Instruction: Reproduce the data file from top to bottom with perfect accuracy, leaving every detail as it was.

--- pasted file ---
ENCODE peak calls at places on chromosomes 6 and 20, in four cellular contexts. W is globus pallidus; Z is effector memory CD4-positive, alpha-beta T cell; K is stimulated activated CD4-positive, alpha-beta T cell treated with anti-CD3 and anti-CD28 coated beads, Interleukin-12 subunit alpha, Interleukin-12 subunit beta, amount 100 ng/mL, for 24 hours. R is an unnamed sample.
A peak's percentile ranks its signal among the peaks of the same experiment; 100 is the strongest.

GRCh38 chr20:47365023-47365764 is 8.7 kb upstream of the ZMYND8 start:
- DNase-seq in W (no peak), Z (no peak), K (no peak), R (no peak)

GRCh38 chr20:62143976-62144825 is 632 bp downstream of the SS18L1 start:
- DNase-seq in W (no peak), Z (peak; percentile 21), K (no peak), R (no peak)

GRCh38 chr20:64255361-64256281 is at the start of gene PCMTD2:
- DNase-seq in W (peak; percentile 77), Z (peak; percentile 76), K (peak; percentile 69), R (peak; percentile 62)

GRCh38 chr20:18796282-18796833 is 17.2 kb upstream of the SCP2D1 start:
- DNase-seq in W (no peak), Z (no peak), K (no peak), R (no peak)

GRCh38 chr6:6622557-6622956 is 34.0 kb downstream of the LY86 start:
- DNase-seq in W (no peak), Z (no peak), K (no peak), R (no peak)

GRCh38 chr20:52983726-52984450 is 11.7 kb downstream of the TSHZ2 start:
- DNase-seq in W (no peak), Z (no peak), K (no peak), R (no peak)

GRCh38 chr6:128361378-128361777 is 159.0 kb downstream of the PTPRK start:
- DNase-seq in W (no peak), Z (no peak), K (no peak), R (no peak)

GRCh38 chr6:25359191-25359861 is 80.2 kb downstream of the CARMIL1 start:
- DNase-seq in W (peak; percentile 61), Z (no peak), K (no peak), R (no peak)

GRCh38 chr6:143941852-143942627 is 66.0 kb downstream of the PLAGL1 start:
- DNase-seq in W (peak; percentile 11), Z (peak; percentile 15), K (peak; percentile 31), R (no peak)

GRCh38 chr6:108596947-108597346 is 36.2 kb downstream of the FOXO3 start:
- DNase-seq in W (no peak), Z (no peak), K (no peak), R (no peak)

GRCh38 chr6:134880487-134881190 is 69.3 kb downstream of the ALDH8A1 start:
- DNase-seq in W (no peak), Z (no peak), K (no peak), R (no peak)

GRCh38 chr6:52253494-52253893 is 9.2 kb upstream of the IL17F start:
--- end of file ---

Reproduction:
ENCODE peak calls at places on chromosomes 6 and 20, in four cellular contexts. W is globus pallidus; Z is effector memory CD4-positive, alpha-beta T cell; K is stimulated activated CD4-positive, alpha-beta T cell treated with anti-CD3 and anti-CD28 coated beads, Interleukin-12 subunit alpha, Interleukin-12 subunit beta, amount 100 ng/mL, for 24 hours. R is an unnamed sample.
A peak's percentile ranks its signal among the peaks of the same experiment; 100 is the strongest.

GRCh38 chr20:47365023-47365764 is 8.7 kb upstream of the ZMYND8 start:
- DNase-seq in W (no peak), Z (no peak), K (no peak), R (no peak)

GRCh38 chr20:62143976-62144825 is 632 bp downstream of the SS18L1 start:
- DNase-seq in W (no peak), Z (peak; percentile 21), K (no peak), R (no peak)

GRCh38 chr20:64255361-64256281 is at the start of gene PCMTD2:
- DNase-seq in W (peak; percentile 77), Z (peak; percentile 76), K (peak; percentile 69), R (peak; percentile 62)

GRCh38 chr20:18796282-18796833 is 17.2 kb upstream of the SCP2D1 start:
- DNase-seq in W (no peak), Z (no peak), K (no peak), R (no peak)

GRCh38 chr6:6622557-6622956 is 34.0 kb downstream of the LY86 start:
- DNase-seq in W (no peak), Z (no peak), K (no peak), R (no peak)

GRCh38 chr20:52983726-52984450 is 11.7 kb downstream of the TSHZ2 start:
- DNase-seq in W (no peak), Z (no peak), K (no peak), R (no peak)

GRCh38 chr6:128361378-128361777 is 159.0 kb downstream of the PTPRK start:
- DNase-seq in W (no peak), Z (no peak), K (no peak), R (no peak)

GRCh38 chr6:25359191-25359861 is 80.2 kb downstream of the CARMIL1 start:
- DNase-seq in W (peak; percentile 61), Z (no peak), K (no peak), R (no peak)

GRCh38 chr6:143941852-143942627 is 66.0 kb downstream of the PLAGL1 start:
- DNase-seq in W (peak; percentile 11), Z (peak; percentile 15), K (peak; percentile 31), R (no peak)

GRCh38 chr6:108596947-108597346 is 36.2 kb downstream of the FOXO3 start:
- DNase-seq in W (no peak), Z (no peak), K (no peak), R (no peak)

GRCh38 chr6:134880487-134881190 is 69.3 kb downstream of the ALDH8A1 start:
- DNase-seq in W (no peak), Z (no peak), K (no peak), R (no peak)

GRCh38 chr6:52253494-52253893 is 9.2 kb upstream of the IL17F start: